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Macron and Maduro relax tension at COP27 and agree on bilateral cooperation

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The exchange, lasting a minute and a half and full of smiles, took place in the corridors of the climate change conference in Sharm El-Sheikh, Egypt (COP27).

“I will be delighted if we can talk longer, if we can undertake useful bilateral work for the region,” Macron told Maduro., according to images provided by the Venezuelan presidency to AFP. “President (…), I will call you,” she added.

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Maduro was later very pleased with the meeting. “Excellent handshake with the President of France Emmanuel Macron, within the framework of the COP27, which is undoubtedly a meeting point between the governments and countries of the world. The doors of Venezuela are open for the French people,” he expressed in Twitter, where he posted two photos of the moment.

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France is among the more than 50 countries that ignored the re-election of Maduro in 2018, branded by the opposition as “fraudulent”, and gave their support to the opposition Juan Guaidó as president in charge of the country.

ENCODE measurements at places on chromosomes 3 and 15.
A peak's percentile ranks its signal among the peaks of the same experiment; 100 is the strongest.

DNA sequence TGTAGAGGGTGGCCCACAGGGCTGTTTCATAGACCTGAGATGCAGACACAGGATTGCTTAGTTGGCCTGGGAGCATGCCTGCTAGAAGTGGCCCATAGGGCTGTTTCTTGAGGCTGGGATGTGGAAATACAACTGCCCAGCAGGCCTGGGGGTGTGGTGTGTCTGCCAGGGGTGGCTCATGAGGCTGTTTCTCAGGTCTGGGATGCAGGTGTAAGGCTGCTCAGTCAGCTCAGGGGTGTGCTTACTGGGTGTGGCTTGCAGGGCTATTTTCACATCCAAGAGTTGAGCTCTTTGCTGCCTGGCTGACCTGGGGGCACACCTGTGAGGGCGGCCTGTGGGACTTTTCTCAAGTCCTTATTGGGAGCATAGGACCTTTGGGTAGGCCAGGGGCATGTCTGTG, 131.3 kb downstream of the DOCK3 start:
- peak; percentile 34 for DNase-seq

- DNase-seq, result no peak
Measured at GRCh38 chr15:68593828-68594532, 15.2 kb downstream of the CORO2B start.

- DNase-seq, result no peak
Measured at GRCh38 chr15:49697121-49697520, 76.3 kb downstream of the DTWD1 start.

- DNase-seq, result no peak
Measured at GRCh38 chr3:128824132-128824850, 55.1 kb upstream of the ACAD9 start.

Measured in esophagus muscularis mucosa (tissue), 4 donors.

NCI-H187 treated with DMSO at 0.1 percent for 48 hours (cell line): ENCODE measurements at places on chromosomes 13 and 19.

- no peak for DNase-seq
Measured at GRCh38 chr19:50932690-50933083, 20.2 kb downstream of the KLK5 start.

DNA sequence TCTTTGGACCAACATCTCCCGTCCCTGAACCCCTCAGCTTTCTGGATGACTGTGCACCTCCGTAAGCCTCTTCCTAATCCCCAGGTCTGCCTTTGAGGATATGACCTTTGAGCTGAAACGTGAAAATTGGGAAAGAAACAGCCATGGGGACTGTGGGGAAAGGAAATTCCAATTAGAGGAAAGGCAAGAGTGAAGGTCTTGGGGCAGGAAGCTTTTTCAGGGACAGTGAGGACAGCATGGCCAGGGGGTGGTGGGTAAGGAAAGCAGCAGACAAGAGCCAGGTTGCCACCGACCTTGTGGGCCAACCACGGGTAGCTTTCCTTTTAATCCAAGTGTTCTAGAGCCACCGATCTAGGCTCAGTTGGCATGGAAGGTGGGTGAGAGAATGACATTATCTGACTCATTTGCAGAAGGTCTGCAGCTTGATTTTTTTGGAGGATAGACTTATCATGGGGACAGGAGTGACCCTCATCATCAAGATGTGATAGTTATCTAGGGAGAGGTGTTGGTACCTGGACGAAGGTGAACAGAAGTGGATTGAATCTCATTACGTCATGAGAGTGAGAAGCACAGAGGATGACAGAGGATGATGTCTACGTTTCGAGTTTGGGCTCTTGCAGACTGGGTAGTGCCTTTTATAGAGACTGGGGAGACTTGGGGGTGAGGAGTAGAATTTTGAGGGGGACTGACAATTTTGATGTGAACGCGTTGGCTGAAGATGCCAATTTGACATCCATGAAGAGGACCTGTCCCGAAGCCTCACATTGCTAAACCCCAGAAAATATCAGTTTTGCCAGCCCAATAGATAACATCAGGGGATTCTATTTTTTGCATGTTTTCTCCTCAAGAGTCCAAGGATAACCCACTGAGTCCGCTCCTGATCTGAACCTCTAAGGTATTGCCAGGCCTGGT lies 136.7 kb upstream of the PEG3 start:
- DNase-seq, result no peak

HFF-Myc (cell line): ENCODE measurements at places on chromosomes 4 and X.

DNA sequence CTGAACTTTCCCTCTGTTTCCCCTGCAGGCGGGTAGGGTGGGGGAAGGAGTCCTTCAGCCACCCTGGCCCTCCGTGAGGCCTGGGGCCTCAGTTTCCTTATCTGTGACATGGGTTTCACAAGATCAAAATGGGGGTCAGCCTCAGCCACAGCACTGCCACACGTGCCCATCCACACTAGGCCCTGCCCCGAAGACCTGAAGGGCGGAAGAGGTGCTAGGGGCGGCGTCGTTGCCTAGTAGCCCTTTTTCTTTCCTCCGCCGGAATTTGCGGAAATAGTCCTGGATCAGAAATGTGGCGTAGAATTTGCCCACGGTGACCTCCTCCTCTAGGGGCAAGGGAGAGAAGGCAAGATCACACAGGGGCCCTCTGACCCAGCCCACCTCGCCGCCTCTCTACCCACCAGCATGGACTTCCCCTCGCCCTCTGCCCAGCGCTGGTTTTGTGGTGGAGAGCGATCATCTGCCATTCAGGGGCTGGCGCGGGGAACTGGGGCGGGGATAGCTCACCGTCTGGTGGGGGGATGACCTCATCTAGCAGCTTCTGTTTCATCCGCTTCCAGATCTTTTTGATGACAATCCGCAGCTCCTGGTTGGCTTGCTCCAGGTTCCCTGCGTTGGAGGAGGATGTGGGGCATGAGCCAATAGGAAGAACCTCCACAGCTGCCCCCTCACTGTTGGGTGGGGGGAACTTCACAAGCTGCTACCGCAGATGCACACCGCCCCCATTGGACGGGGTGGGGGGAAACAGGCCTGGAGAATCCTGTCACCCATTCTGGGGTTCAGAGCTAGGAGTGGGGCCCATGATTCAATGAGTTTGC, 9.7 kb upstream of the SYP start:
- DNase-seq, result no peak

Guaidó’s support has since dwindled, especially in Europe. In fact, the channels of dialogue between France and Maduro’s Venezuela remained open, in the midst of a “balancing power” policy that Macron wants to promote.

The French president plans to receive in Paris his Colombian counterpart, Gustavo Petro, the country’s first left-wing president, who restored relations between Bogotá and Caracas after a three-year break.

https://twitter.com/NicolasMaduro/status/1589677080458907649

The Venezuelan president said in the conversation with Macron that “France must play a positive role” in the region.

Amid the policy of isolation led by Washington, Maduro strengthened ties with countries like Russia to continue exporting its oil and avoid financial sanctions against it.

The French presidency, concerned with the energy crisis resulting from the Russian invasion of Ukraine, called on June 27 to “diversify oil supply sources” during the G7 summit in Germany, looking at production from Iran and Venezuela.

“Venezuelan oil must also be able to return to the market,” the Elysee said at the time.

Maduro responded the next day that Venezuela was “ready” to receive French oil companies “that want to come and produce oil and gas for the European market, for the world market.” “Welcome whenever you want, we are ready, ready and ready to do it.”

Source: Ambito

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